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LIBRARY

OF THE

UNIVERSITY OF CALIFORNIA.
Cla&s






QUANTITATIVE
CHEMICAL ANALYSIS

BT

ELECTROLYSIS



BY

PKOF. ALEXANDER CLASSEN, PH.D.

PRIVY COUNCILLOR

Director of the Laboratory of Electrochemistry and Inorganic Chemistry in the
Royal Institute of Technology at Aachen



AUTHORIZED TRANSLATION

FOURTH ENGLISH FROM THE FOURTH GERMAN EDITION

REVISED AND ENLARGED

BY

BERTRAM B. BOLTWOOD, PH.D.

Formerly Instructor in Physical and Analytical Chemistry in the
Sheffield Scientific School of Yale University



FIRST THOUSAND

IE

- ITY

A\^ '




JOHN WILEY & SONS

LONDON : CHAPMAN & HALL, LIMITED

1903



CG



GENERAL



Copyright, 1903,

BY

BERTRAM B. BOLTWOOD.



ROBERT DRUMMOND, PRINTER, NEW YORK.



AUTHOR'S PREFACE TO FOURTH GERMAN

EDITION.



THE present edition, revised with the assistance of Dr.
Walter Lob, differs from the previous edition in having the
Introduction amplified by the insertion of a section devoted to
theory. This was required the more since recent investiga-
tions in electrochemical analysis have been directed to explain-
ing the reactions taking place in solutions and to determining
the magnitudes of the electrical factors.

The importance of specific directions respecting the elec-
trode potential, current-strength, and decomposition potential
has been demonstrated. The author, with the help of his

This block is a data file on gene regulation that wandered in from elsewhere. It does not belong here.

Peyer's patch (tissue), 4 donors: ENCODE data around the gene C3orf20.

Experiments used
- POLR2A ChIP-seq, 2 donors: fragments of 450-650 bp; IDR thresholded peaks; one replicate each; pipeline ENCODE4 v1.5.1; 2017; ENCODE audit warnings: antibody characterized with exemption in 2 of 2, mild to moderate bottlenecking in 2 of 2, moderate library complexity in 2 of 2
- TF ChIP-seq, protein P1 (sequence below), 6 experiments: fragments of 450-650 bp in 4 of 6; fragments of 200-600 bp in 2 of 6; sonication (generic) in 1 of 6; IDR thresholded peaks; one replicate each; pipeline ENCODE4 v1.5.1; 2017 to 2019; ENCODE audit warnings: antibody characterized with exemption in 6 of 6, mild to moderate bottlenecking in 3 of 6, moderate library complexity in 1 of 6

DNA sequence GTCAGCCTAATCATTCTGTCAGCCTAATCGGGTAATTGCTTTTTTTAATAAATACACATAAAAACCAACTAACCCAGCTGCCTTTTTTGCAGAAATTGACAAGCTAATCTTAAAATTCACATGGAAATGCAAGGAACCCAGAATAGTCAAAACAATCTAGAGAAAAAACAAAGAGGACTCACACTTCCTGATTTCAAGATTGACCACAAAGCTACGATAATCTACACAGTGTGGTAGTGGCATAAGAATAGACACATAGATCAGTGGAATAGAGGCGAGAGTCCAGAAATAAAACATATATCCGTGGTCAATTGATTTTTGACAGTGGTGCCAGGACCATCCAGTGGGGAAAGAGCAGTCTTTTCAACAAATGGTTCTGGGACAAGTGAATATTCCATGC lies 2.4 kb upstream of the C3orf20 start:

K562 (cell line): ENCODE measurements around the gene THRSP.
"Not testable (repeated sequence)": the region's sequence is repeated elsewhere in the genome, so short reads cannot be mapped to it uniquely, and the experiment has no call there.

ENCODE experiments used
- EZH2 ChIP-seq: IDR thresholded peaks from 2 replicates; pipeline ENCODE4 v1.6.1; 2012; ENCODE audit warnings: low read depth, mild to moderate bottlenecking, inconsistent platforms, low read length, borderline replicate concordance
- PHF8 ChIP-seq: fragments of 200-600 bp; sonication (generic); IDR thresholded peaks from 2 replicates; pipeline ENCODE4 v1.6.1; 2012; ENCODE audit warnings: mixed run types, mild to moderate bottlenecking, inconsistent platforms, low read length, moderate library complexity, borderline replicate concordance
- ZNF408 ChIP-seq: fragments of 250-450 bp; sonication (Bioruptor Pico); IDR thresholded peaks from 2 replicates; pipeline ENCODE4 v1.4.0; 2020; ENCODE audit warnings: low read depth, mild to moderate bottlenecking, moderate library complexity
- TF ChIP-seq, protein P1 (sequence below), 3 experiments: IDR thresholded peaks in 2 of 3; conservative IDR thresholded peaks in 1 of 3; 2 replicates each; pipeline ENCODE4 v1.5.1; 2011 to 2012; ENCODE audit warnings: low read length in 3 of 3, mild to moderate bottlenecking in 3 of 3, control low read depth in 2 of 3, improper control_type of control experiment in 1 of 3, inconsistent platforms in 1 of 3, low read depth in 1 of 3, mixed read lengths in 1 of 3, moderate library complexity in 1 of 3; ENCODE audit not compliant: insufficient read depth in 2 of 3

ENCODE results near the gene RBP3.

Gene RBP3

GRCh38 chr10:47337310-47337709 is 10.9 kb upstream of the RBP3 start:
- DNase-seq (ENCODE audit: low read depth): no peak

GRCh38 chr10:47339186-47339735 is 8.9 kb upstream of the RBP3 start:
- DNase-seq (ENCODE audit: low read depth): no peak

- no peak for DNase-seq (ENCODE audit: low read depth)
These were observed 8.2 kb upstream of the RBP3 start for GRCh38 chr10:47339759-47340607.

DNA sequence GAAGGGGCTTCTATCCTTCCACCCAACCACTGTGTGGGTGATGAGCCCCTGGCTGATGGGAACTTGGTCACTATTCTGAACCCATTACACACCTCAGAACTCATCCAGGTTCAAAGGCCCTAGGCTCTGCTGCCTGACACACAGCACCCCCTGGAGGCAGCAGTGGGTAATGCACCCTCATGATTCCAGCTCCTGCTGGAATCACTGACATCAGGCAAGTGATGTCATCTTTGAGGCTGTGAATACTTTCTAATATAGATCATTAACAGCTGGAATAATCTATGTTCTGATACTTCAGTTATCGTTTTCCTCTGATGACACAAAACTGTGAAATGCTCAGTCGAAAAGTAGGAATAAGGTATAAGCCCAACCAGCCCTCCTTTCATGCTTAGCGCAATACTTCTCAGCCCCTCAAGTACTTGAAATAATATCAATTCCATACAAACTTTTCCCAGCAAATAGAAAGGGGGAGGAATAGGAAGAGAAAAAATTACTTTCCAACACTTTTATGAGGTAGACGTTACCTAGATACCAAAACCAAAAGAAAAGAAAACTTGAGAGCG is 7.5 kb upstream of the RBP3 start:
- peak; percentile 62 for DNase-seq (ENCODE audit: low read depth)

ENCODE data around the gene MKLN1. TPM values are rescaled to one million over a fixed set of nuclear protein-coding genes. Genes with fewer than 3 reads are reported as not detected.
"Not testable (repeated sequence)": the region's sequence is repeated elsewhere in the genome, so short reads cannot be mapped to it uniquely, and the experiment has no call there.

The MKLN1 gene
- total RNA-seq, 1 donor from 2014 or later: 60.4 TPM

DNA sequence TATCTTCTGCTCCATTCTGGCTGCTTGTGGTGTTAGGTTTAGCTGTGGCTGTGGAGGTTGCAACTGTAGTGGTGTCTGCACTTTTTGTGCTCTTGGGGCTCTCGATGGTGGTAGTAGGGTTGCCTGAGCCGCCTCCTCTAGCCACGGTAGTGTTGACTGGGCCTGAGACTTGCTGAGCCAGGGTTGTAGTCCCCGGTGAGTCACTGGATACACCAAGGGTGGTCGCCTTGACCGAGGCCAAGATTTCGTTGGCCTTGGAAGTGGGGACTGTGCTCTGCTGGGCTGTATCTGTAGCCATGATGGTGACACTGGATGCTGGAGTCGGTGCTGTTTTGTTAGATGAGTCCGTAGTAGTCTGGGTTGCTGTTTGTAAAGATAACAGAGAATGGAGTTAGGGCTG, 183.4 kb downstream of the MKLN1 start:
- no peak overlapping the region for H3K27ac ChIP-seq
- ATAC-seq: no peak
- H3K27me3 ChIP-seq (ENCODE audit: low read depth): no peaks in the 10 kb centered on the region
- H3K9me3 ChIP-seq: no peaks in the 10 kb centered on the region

assistants, has experimentally determined these electrical
factors, for not only his own methods, but also for a consid-
erable number of other methods, and has incorporated them
in the text. Additional methods by other authors, in which
directions concerning these important electrical factors are
lacking, have been omitted, in view of the fact that these
methods are either uncertain or entirely impractical; refer-
ences to them will be found, however, under the heading of
Literature.

The book has been made the more complete by the
descriptions of a variety of measuring instruments, sources of
current and other apparatus, as well as simple and complete
appliances for carrying out electrolytic experiments. These
have been illustrated by a large number of new cuts, in the
text and in the appended tables.

A. CLASSEN.

AACHEN, January 18, 1897.



117280



TRANSLATOR'S PREFACE.



THE chief object in preparing the present English edition
of this book has been to include a considerable number of new
electroanalytical methods which have been published since
the appearance of the fourth German edition in 1897.

This task has been greatly simplified by the very kind
assistance of Professor Classen, who has generously placed his
new and valuable work on "Ausgewahlte Methoden der
Analytischen Chemie," published in Berlin in 1902, at the
disposal of the translator. This book covers a wide field in
analytical chemistry and embraces a variety of special
subjects. It has been freely used in preparing the present
English edition.

Part First of the German original has been divided into
two sections, and the arrangement of the text has been